“It’s all in your head, you know.” I wish I had a dollar for every time I have heard that in the last 20 years. And then there are the well-meaning medical professionals who try to cushion the blow a bit by saying “Well, there is a psychological component…”
Well, yeah, technically speaking. Regardless of where pain may originate in your body or its causes, your brain still has to process it in order for you to feel it. So it’s sort of an oxymoron, isn’t it?
Nevertheless, this issue is such an important one, because experiencing chronic pain impacts every aspect of your life and can seriously mess with your recovery. And for some of us, it was chronic pain that led us to our drug of choice in the first place.
And let’s not forget that pain is subjective. Our doctors and counselors can’t even see it, and there is no test that will reveal how bad it is or where it originated from. Of course, many of us while suffering from pain will exhibit certain responses that validate our claims, especially if our pain is acute. Chronic pain, however, is a bit sneakier.
Chronic pain is defined as discomfort that lasts longer than three to six months, which means our bodies get accustomed to it in a weird sort of way. It’s simply not as obvious for the untrained eye to see.
Unfortunately, chronic pain happens a lot more often than acute pain and is often a catalyst for developing an addiction, or it develops during recovery, which can lead to relapse. Either way, it can be a big roadblock to sobriety.
Since it cannot be easily seen by others, it is important for us to understand the common causes and effects of chronic pain. Some of the more frequent causes include:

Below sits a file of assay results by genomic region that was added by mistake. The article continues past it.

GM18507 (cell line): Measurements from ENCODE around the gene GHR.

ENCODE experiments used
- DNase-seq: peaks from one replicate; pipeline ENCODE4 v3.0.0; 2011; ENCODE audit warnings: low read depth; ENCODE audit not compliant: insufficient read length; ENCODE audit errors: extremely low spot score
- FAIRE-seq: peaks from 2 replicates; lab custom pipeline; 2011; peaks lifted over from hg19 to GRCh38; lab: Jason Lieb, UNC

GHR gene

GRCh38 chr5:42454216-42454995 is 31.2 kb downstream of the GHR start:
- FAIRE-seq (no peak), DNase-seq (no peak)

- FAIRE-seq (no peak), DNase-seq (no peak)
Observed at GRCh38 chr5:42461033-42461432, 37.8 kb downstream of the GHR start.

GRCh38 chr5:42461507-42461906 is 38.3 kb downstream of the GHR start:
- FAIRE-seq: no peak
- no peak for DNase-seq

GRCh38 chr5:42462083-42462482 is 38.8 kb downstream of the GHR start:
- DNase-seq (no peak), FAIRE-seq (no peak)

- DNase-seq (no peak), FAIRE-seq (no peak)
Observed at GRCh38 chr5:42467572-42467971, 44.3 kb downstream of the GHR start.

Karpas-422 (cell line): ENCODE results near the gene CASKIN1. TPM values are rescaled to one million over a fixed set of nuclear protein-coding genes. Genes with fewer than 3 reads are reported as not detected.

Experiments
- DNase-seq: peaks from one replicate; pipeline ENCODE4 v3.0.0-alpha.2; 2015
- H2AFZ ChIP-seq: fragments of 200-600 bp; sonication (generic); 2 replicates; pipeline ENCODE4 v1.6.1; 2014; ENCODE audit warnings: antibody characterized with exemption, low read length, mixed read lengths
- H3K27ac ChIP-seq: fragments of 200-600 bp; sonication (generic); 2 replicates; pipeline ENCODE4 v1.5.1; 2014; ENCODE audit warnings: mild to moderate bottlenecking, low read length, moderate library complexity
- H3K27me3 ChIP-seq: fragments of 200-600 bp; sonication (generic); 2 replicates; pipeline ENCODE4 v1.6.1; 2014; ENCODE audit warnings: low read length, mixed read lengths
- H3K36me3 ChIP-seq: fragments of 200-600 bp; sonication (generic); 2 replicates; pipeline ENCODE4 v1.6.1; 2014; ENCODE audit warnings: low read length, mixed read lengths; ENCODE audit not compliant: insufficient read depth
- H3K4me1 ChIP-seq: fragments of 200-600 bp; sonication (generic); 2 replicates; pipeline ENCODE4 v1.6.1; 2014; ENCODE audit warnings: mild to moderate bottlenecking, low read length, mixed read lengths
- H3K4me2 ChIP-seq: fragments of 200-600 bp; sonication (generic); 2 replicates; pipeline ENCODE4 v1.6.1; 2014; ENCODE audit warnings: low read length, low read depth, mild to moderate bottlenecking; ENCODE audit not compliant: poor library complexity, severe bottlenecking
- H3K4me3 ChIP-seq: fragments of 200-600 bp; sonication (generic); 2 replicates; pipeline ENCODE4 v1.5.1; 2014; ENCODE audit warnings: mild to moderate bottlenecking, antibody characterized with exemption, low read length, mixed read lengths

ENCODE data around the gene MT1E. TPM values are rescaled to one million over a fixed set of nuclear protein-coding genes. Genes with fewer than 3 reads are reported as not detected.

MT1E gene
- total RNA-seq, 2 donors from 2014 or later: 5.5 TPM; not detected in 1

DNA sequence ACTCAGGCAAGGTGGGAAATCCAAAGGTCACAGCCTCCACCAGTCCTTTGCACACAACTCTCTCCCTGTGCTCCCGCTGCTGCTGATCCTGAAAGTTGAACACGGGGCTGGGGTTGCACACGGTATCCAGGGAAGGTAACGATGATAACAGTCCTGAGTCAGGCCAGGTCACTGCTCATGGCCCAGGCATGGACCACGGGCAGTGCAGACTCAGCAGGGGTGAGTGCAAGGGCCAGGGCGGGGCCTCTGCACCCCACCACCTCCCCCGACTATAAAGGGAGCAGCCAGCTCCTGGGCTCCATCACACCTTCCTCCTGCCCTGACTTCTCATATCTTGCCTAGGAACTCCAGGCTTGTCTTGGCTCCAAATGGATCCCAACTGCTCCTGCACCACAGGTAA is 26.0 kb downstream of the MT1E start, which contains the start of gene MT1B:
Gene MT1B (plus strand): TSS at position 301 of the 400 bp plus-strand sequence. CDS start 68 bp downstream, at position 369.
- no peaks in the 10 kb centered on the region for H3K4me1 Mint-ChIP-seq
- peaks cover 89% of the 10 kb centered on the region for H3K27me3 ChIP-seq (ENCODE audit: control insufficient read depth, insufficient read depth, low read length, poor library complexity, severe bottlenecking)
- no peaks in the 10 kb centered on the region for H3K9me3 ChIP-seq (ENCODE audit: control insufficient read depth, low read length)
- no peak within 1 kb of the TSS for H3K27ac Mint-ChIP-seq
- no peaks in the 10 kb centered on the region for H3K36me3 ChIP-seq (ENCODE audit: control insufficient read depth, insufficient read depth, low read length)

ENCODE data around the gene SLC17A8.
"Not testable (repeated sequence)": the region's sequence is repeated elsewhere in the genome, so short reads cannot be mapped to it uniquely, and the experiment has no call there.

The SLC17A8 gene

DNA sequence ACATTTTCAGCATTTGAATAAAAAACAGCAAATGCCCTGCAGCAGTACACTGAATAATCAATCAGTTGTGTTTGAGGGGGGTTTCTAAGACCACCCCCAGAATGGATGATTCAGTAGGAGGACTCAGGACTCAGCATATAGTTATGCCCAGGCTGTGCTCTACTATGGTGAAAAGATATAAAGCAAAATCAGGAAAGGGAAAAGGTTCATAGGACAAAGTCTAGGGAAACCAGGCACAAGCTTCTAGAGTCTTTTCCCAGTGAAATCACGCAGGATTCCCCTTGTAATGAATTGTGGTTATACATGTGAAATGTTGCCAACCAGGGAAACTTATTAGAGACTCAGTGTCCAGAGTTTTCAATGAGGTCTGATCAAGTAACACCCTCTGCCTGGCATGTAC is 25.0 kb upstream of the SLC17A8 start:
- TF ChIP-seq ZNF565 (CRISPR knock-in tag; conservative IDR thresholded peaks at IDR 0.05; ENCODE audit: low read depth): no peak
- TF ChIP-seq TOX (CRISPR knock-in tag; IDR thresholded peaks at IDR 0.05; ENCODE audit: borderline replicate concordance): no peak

- Lower back pain
- Inflammation/Damage to nerves
- Multiple Sclerosis
- Recurring headaches
- Restless Leg Syndrome
- Malignant tumors
- Being in recovery
There are many effects of suffering from chronic pain that you and those in your inner circle will be able to feel and see over time:
- Difficulty concentrating
- Feeling angry, frustrated, and hopeless
- Struggling to meet the requirements of steady employment
- Avoiding activities we used to enjoy
- Depending more on others
- Decreased mobility
As mentioned previously, chronic pain can, unfortunately, develop while we are in recovery. Here are some of the reasons:
- A poor diet is common during active addiction and can lead to nerve damage.
- Chronic pancreatitis sometimes develops.
- Alcoholic liver disease causes abdominal pain.
- Injuries sustained during active addiction can lead to chronic pain as we age.
Chronic pain can also affect our personalities over time, quite frankly, because we are feeling miserable most of the time. Relationships can become strained. This can take a lot of the joy out of our recovery, and we may find ourselves rationalize using our drug of choice, because we “need it” to cope with others and numb our physical pain.
We also may be hesitant to seek medical help, fearing that whatever medication we are prescribed, another addiction will follow. In our minds, it’s better to stick with the devil you know, right?
This, however, is the greatest mistake we could ever make in our recovery, because there are plenty of non-narcotic options available to us to effectively treat our pain so we can continue on reclaiming our lives.
Is your pain valid? Whether you have found yourself somewhere in this narrative or not, remember, pain is subjective. If you feel it, you should seek treatment But get some good advice, and if you’re in recovery, talk to your sponsor and your peers!
If you or your loved one is struggling with addiction, you can talk to us about addiction treatment programs at our affordable drug and alcohol rehab that fit your needs, contact us today. The Anaheim Lighthouse is a modern and effective addiction treatment center in Southern California.